Home to 40% of the global olive crop, Spain has seen output drop by up to 50% of its usual 1.3 million metric-ton harvests. Prices have also nearly tripled in that country over the past four years. 

Climate change

Compounded by outbreaks of bug infestations in Italy and Australia, and a raft of reports of supply chain issues, food fraud and theft, production has dropped to its lowest level in more than 10 years.

Climate change has been blamed for driving up the cost of olive oil to record levels. The International Monetary Fund says prices are double what they were just two years ago, to nearly $10,000 per metric ton.

The Guardian reports that Spanish shoppers who paid less than €5 (R99.90) for a litre of high-quality extra-virgin oil (EVOO) in 2020 are now seeing prices of about €14. And next month, prices in the UK are expected to jump to more than £16 (R370).


Olive oil has also become the most stolen product in supermarkets in Europe. In the UK, some retailers have already begun locking olive oil bottles behind security box gates to deter theft and other stores are fitting the bottles with security tags, while in Spain and Greece, criminal gangs are targeting the “liquid gold” to resell, the UK newspaper reported.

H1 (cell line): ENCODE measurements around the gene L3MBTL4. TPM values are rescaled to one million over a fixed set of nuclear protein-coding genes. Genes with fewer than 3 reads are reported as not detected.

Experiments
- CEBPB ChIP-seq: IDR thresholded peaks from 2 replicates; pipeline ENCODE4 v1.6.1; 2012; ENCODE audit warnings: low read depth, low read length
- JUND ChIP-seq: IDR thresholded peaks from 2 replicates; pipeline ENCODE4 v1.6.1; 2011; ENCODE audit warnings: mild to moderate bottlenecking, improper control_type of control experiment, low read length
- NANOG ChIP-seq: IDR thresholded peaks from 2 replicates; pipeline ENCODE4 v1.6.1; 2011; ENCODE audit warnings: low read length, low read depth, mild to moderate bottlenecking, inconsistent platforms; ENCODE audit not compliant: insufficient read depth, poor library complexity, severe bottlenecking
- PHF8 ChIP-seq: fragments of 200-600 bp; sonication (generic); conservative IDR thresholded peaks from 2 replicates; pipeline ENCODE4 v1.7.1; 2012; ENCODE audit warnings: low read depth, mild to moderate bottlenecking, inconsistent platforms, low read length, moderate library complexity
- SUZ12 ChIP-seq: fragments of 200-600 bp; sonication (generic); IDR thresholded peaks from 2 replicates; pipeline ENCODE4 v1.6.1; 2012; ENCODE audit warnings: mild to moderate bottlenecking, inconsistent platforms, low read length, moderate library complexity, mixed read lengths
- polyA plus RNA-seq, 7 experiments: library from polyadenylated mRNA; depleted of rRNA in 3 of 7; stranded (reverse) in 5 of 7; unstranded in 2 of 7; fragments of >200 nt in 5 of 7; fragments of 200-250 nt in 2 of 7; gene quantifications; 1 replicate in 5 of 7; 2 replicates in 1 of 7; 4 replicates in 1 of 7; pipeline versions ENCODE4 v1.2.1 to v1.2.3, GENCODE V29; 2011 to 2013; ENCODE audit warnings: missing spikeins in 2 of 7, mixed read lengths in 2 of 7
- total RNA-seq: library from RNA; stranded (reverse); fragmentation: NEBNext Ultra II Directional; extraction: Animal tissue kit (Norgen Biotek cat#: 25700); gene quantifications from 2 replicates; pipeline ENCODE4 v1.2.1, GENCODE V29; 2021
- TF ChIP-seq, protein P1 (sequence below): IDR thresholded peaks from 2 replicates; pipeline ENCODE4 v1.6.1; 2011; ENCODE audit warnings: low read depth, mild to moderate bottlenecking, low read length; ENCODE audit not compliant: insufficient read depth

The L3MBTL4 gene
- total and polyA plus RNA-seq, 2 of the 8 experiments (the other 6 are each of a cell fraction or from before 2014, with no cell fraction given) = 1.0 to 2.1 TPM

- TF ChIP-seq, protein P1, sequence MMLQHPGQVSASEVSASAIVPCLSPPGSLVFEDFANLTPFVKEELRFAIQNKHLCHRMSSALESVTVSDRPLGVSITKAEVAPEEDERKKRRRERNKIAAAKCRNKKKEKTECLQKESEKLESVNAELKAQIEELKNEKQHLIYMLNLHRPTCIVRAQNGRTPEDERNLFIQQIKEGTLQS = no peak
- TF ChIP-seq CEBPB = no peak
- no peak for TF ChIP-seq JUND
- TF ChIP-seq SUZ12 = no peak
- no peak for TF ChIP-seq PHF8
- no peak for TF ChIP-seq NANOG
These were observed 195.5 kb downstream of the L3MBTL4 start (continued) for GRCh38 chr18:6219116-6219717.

In October 2023, the Guardian reported that the Polygyros olive oil cooperative in Halkidiki, northern Greece, had lost least 37 tonnes of oil worth more than €300,000 from its storage facilities and a further 100kg from plastic barrels in Messinia in the south, in a series of warehouse break-ins spanning several weeks. 

“They don’t go for jewellery any more, they go for olive oil,” Themis Kanellopoulos, a reporter in Kalamata, told the paper. “In upper Messinia there have been cases of houses being broken into with thieves only interested in storage areas, and for the first time we have seen olive oil stolen from cemeteries.”

Gangs have also used chainsaws to steal heavily laden branches — and even chop up entire trees — which is forcing farmers to patrol their groves.

In Italy’s southwestern port city of Bari, thieves have become increasingly brazen, snatching tractors and expensive equipment along with olives. 

In December 2023, police in Spain and Italy arrested 11 people and seized more than 5,000 litres of adulterated olive oil after breaking up an international gang that allegedly sought to profit by passing off cheap oils as more expensive equivalents.